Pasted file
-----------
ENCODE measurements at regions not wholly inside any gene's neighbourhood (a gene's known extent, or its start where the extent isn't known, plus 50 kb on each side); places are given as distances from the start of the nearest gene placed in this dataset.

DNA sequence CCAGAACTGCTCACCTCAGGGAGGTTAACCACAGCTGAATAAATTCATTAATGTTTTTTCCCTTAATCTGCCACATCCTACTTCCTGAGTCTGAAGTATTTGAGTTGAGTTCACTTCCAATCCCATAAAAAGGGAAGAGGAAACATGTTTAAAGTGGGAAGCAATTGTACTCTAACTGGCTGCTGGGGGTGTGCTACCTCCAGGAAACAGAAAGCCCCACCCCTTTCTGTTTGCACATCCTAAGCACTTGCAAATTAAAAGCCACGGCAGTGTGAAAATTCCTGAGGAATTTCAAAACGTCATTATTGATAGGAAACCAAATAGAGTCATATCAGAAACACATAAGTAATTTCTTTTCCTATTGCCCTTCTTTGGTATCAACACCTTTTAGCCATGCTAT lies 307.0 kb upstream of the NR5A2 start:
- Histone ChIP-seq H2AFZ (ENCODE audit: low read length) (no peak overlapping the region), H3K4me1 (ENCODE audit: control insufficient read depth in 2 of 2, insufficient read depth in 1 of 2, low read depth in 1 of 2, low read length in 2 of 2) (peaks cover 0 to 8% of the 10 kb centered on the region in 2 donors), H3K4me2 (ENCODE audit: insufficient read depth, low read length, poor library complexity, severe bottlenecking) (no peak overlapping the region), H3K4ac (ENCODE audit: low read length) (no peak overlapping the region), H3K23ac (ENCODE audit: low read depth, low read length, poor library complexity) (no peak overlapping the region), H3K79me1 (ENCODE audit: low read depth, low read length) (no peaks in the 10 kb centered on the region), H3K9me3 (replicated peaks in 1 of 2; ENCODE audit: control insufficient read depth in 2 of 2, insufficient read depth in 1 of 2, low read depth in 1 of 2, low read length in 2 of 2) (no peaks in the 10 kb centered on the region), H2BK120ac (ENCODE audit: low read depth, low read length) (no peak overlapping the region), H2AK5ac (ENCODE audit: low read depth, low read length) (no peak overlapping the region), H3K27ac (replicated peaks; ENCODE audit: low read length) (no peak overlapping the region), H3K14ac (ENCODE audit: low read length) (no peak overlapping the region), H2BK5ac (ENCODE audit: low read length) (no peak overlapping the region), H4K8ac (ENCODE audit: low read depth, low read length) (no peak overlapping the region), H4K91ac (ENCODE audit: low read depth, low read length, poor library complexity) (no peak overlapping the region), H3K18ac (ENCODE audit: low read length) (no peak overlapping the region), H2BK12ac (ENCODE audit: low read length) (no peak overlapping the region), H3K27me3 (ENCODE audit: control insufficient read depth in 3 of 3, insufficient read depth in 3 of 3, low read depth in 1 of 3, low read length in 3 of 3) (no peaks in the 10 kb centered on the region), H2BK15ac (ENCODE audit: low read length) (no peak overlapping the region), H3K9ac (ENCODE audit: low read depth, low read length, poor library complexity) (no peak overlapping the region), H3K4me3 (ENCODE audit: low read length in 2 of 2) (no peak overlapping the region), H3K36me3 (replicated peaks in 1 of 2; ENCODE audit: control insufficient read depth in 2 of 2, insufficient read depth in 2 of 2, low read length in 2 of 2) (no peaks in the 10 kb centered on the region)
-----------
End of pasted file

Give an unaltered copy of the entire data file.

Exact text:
ENCODE measurements at regions not wholly inside any gene's neighbourhood (a gene's known extent, or its start where the extent isn't known, plus 50 kb on each side); places are given as distances from the start of the nearest gene placed in this dataset.

DNA sequence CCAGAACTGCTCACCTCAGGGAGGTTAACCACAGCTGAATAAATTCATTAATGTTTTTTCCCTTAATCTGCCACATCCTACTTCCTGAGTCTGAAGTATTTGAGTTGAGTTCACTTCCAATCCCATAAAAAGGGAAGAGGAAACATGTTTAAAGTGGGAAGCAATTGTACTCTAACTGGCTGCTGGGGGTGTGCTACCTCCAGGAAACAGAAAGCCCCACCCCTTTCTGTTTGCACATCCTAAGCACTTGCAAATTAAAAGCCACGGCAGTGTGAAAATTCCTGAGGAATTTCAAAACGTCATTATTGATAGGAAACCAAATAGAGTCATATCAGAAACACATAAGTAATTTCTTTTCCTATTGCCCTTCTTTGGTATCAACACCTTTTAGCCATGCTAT lies 307.0 kb upstream of the NR5A2 start:
- Histone ChIP-seq H2AFZ (ENCODE audit: low read length) (no peak overlapping the region), H3K4me1 (ENCODE audit: control insufficient read depth in 2 of 2, insufficient read depth in 1 of 2, low read depth in 1 of 2, low read length in 2 of 2) (peaks cover 0 to 8% of the 10 kb centered on the region in 2 donors), H3K4me2 (ENCODE audit: insufficient read depth, low read length, poor library complexity, severe bottlenecking) (no peak overlapping the region), H3K4ac (ENCODE audit: low read length) (no peak overlapping the region), H3K23ac (ENCODE audit: low read depth, low read length, poor library complexity) (no peak overlapping the region), H3K79me1 (ENCODE audit: low read depth, low read length) (no peaks in the 10 kb centered on the region), H3K9me3 (replicated peaks in 1 of 2; ENCODE audit: control insufficient read depth in 2 of 2, insufficient read depth in 1 of 2, low read depth in 1 of 2, low read length in 2 of 2) (no peaks in the 10 kb centered on the region), H2BK120ac (ENCODE audit: low read depth, low read length) (no peak overlapping the region), H2AK5ac (ENCODE audit: low read depth, low read length) (no peak overlapping the region), H3K27ac (replicated peaks; ENCODE audit: low read length) (no peak overlapping the region), H3K14ac (ENCODE audit: low read length) (no peak overlapping the region), H2BK5ac (ENCODE audit: low read length) (no peak overlapping the region), H4K8ac (ENCODE audit: low read depth, low read length) (no peak overlapping the region), H4K91ac (ENCODE audit: low read depth, low read length, poor library complexity) (no peak overlapping the region), H3K18ac (ENCODE audit: low read length) (no peak overlapping the region), H2BK12ac (ENCODE audit: low read length) (no peak overlapping the region), H3K27me3 (ENCODE audit: control insufficient read depth in 3 of 3, insufficient read depth in 3 of 3, low read depth in 1 of 3, low read length in 3 of 3) (no peaks in the 10 kb centered on the region), H2BK15ac (ENCODE audit: low read length) (no peak overlapping the region), H3K9ac (ENCODE audit: low read depth, low read length, poor library complexity) (no peak overlapping the region), H3K4me3 (ENCODE audit: low read length in 2 of 2) (no peak overlapping the region), H3K36me3 (replicated peaks in 1 of 2; ENCODE audit: control insufficient read depth in 2 of 2, insufficient read depth in 2 of 2, low read length in 2 of 2) (no peaks in the 10 kb centered on the region)